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Give your child the gift of belonging

girl and her mom painting on paper together

For humans, a sense of belonging is crucial to our quality of life: it affects our happiness, mental and physical health, and life satisfaction. This probably doesn’t come as a surprise to you– we can all agree that one of the best parts of our lives is getting together and sharing memories with others.
For children, belonging can shape not only who they are, but also who they will become! Anything parents can do to encourage belonging in their child’s life is critical. Thankfully, there are many ways to foster a sense of belonging with friends, family and community, and there’s no better time to start than now! 

What is a sense of belonging?
Simply put, it’s knowing where and with whom you belong. To feel like you belong means you feel accepted and supported by members of a group. This may include belonging to a family, peer group, sports team, religious group, and many others. A child develops a sense of belonging through their relationships and experiences with their family and surrounding culture.

What are we learning from research?
Researchers at the University of Missouri found that students with a greater sense of belonging with peers, family and school community were less likely to report bullying behaviour. The more students feel they belong with their friends and family, the more they also feel they belong at school. In turn, the greater school community belonging they have, the less likely they are to have bullying behaviours! 
Research has found many mental health benefits of belonging as well. A study from the Child Development journal found that belonging is linked to higher levels of self-esteem and friendliness, and lower levels of anxiety, depression and hostility towards others. Another study observed that when belonging is paired with good social support, we have more resilience, which helps us “bounce back” after stressful life events (Read the full study here.). Finally, researchers at the University of British Columbia found that peer belonging is associated with higher optimism: when children feel they belong, especially with kids their age, they have a more positive outlook on life.
Belonging can influence our physical health, too. An abundance of research has shown that the more meaningful social relationships you have, the longer you live! The theory behind this is that social connections give us purpose in life, and therefore we adopt healthier lifestyles and have motivation to overcome physical illnesses. How amazing is that?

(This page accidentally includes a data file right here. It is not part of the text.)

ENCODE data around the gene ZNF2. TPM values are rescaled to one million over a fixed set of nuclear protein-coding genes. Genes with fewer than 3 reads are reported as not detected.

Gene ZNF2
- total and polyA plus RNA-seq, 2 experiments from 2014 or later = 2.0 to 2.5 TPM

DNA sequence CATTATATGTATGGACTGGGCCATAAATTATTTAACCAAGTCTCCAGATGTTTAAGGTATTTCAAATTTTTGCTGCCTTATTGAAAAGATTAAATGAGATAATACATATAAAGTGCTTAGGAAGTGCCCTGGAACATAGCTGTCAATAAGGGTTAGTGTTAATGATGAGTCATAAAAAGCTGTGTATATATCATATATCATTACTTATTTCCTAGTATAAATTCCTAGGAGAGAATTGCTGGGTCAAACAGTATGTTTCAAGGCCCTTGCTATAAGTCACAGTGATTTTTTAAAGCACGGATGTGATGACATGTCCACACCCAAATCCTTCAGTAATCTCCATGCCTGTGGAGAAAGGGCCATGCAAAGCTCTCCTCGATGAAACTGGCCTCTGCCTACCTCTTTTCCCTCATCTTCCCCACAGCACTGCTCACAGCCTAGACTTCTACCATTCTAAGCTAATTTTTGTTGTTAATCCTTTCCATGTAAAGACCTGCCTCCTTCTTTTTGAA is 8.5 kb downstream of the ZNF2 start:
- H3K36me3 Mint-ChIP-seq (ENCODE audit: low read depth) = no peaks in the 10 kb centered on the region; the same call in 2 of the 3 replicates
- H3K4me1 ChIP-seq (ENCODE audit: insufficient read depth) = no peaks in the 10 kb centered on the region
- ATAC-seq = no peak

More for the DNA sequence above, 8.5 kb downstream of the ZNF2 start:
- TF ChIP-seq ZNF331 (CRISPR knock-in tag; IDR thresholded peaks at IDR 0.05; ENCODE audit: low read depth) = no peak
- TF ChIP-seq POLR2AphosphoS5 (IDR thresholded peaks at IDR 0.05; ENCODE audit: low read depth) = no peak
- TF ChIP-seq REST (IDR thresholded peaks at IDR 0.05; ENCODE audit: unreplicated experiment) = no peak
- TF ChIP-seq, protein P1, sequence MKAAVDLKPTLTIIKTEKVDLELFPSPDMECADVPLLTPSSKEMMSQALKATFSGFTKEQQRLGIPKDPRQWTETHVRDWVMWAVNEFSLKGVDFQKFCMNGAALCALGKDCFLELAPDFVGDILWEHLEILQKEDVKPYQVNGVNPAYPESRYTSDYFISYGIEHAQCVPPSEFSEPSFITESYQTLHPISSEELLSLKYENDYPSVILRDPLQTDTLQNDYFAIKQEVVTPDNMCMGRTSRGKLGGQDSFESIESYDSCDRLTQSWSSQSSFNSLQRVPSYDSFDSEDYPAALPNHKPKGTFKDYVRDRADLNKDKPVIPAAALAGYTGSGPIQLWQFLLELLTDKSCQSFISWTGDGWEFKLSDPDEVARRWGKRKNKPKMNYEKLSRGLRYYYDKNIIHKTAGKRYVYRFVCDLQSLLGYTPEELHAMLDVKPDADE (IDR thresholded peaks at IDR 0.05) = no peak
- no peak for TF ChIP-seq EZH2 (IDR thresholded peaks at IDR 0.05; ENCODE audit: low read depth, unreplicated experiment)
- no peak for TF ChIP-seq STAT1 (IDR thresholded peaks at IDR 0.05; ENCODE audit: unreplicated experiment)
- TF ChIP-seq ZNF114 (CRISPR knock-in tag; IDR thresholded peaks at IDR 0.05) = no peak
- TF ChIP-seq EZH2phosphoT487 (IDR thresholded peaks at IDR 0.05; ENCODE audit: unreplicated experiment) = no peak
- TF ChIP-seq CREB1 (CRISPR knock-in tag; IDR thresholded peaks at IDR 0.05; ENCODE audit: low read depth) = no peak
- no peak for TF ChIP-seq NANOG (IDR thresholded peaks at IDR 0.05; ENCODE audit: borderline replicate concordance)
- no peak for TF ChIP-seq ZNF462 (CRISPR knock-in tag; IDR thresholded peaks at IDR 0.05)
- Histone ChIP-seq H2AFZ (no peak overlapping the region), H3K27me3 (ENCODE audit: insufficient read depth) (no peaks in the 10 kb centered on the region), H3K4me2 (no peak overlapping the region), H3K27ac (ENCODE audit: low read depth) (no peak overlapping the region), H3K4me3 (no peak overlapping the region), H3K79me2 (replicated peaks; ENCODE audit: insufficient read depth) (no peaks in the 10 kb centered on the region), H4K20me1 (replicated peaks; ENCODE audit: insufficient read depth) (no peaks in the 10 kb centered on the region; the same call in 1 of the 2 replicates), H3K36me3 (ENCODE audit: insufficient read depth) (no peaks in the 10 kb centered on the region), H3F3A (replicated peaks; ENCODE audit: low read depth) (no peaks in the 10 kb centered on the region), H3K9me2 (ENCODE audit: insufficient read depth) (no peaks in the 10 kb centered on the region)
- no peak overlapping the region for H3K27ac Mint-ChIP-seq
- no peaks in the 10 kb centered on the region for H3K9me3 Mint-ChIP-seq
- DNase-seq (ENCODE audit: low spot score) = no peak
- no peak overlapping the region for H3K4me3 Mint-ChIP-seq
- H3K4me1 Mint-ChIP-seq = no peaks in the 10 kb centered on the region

Parents play a role!
The family is the first ‘group’ a child is ever a part of! If a child has a sense of family belonging, it will be easier for them to integrate in other groups as they get older. There are so many ways parents can help do this — many of which you might already be doing

  1. Develop good communication. They will learn that they can be open with and trusting of you, which will help them become more comfortable communicating with others, too.
  2. Provide opportunities to feel they have something important to contribute. Allowing kids to help out teaches them that their contributions to the family are meaningful. Try assigning them age-appropriate chores.
  3. Model good friendship and social skills. Kids observe adults every day. When you model positive social behaviours, your child will copy them! You can model behaviours like sharing and teamwork.
  4. Cultivate family time. Talk as a family about what you want to do together, and try creating meaningful rituals beyond the holidays. Cultivating family time cultivates family culture, which will grow children’s sense of belonging.
  5. Routines! Routines give children comfort and security by organizing home life, reinforcing family roles, and having the same schedule and tasks to complete. This could be as simple as having a morning routine together.
  6. Invest in their interests. Whether your child likes to draw, swim or play a musical instrument, acknowledging and appreciating their passions will make them feel seen. 
  7. Prioritize their friendships. Encourage your child to socially engage with their peers in and out of school, and remind your child that you are there to help with any friendship dilemmas.
  8. Foster a sense of community. Getting your child involved in community sports, clubs and organizations not only allows them to build new relationships, but shows them they are a valuable member of their community.

Key takeaways:

  • There are many opportunities to foster a sense of belonging with your friends, family and community.
  • A sense of belonging is feeling accepted and supported by members of a group, including family belonging, peer belonging and community belonging.
  • Having a sense of belonging has countless benefits for children’s mental, physical and social well-being.
  • Parents play a significant role in developing children’s sense of belonging, and there are many ways they can do this.

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